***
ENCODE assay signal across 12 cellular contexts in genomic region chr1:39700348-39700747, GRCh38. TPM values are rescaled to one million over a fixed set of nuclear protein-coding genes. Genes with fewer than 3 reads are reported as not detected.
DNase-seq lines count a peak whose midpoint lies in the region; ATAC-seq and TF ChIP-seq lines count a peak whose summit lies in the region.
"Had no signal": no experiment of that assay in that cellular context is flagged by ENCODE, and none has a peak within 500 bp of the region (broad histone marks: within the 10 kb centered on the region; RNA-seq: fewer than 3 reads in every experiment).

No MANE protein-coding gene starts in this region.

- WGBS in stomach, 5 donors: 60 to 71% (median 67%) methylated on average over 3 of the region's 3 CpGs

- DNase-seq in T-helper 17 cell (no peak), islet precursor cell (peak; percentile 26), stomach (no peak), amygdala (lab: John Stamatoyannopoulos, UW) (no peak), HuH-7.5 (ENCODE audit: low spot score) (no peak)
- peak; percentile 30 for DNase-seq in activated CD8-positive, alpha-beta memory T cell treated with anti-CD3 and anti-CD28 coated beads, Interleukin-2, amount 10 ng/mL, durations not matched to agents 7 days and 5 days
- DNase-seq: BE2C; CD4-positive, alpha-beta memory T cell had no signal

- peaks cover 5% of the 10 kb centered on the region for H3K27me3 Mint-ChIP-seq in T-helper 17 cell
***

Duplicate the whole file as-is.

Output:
ENCODE assay signal across 12 cellular contexts in genomic region chr1:39700348-39700747, GRCh38. TPM values are rescaled to one million over a fixed set of nuclear protein-coding genes. Genes with fewer than 3 reads are reported as not detected.
DNase-seq lines count a peak whose midpoint lies in the region; ATAC-seq and TF ChIP-seq lines count a peak whose summit lies in the region.
"Had no signal": no experiment of that assay in that cellular context is flagged by ENCODE, and none has a peak within 500 bp of the region (broad histone marks: within the 10 kb centered on the region; RNA-seq: fewer than 3 reads in every experiment).

No MANE protein-coding gene starts in this region.

- WGBS in stomach, 5 donors: 60 to 71% (median 67%) methylated on average over 3 of the region's 3 CpGs

- DNase-seq in T-helper 17 cell (no peak), islet precursor cell (peak; percentile 26), stomach (no peak), amygdala (lab: John Stamatoyannopoulos, UW) (no peak), HuH-7.5 (ENCODE audit: low spot score) (no peak)
- peak; percentile 30 for DNase-seq in activated CD8-positive, alpha-beta memory T cell treated with anti-CD3 and anti-CD28 coated beads, Interleukin-2, amount 10 ng/mL, durations not matched to agents 7 days and 5 days
- DNase-seq: BE2C; CD4-positive, alpha-beta memory T cell had no signal

- peaks cover 5% of the 10 kb centered on the region for H3K27me3 Mint-ChIP-seq in T-helper 17 cell